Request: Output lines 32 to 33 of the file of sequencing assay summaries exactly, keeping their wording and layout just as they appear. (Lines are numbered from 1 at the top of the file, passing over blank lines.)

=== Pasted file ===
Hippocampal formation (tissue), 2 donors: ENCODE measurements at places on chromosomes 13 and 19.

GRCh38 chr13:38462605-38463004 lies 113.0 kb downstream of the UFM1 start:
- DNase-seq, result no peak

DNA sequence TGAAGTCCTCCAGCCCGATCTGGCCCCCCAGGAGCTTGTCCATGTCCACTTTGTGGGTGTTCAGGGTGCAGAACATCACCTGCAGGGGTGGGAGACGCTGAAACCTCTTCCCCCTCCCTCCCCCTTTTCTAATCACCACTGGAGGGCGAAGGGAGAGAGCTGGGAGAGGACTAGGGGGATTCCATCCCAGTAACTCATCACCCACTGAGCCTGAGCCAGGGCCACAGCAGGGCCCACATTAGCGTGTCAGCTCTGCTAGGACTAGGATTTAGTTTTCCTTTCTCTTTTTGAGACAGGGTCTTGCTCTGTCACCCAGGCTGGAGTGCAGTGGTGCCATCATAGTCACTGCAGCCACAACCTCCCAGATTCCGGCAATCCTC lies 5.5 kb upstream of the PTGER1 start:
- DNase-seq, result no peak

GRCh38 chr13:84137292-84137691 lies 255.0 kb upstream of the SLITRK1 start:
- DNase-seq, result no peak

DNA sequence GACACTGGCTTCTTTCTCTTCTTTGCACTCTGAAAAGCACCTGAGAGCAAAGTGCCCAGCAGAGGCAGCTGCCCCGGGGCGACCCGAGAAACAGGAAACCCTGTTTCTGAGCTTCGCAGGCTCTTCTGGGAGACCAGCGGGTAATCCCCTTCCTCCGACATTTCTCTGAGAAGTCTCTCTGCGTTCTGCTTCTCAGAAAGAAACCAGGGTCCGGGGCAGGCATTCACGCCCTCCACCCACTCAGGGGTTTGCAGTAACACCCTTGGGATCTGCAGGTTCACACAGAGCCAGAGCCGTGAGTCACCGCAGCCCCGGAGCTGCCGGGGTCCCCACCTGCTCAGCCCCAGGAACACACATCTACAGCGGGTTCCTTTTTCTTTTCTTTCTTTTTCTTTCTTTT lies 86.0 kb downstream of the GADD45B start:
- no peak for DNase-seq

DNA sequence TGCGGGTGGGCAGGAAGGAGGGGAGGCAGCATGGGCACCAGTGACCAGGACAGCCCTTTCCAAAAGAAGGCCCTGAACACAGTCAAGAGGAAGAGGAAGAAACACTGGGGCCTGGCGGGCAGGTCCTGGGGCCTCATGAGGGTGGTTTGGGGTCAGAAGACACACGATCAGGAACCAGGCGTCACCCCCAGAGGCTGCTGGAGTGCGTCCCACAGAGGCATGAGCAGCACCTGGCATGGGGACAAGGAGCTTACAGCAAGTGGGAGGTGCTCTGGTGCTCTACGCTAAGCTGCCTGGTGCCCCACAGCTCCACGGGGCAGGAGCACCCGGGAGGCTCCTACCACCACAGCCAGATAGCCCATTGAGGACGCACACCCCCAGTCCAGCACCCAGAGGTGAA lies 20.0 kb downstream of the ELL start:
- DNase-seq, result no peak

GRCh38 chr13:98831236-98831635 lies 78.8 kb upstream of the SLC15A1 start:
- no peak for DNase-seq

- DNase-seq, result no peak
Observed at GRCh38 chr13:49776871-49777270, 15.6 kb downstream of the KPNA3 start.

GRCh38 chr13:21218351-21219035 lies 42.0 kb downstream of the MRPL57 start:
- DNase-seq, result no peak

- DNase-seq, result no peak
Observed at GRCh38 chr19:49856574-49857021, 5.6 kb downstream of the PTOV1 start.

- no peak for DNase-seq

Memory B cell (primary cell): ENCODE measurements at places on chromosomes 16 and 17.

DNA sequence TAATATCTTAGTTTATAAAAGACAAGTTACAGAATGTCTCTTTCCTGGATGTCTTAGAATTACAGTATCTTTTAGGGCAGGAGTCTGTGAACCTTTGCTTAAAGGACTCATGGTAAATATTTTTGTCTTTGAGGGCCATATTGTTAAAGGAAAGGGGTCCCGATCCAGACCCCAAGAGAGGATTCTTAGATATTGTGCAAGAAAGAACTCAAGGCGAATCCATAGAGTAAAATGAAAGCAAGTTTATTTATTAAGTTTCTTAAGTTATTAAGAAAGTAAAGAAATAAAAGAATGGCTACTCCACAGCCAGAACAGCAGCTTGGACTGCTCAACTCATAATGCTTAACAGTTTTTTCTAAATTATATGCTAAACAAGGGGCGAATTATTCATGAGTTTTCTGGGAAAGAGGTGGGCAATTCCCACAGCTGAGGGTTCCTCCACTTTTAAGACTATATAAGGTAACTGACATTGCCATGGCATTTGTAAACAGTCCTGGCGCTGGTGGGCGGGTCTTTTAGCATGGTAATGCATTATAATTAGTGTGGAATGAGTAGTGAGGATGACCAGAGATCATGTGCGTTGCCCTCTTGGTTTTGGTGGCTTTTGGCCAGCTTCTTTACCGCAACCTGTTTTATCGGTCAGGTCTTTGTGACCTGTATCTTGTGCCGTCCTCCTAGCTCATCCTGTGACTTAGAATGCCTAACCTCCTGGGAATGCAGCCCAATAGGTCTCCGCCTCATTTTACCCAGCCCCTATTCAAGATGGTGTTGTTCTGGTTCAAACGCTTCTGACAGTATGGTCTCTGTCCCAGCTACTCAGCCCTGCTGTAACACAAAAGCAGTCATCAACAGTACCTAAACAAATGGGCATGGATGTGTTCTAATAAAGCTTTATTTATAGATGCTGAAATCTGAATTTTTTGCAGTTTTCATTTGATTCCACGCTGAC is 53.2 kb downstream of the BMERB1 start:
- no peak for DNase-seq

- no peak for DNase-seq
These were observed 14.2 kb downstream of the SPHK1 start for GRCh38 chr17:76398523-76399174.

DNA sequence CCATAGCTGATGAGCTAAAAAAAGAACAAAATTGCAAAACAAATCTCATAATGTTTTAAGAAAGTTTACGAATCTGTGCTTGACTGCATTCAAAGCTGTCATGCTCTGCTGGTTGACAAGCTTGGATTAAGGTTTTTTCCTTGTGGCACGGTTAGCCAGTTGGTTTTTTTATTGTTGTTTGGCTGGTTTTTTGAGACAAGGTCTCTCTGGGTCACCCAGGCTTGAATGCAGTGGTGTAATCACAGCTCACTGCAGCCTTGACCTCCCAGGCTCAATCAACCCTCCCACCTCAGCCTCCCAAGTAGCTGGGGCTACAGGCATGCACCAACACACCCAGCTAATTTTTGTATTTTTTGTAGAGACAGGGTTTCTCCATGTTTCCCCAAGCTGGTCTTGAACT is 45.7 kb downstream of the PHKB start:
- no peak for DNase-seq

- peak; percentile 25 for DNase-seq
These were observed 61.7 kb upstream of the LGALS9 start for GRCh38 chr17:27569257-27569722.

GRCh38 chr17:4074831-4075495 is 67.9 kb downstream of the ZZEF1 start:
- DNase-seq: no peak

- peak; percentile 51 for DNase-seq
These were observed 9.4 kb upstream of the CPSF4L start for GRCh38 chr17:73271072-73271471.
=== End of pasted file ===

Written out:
- peak; percentile 51 for DNase-seq
These were observed 9.4 kb upstream of the CPSF4L start for GRCh38 chr17:73271072-73271471.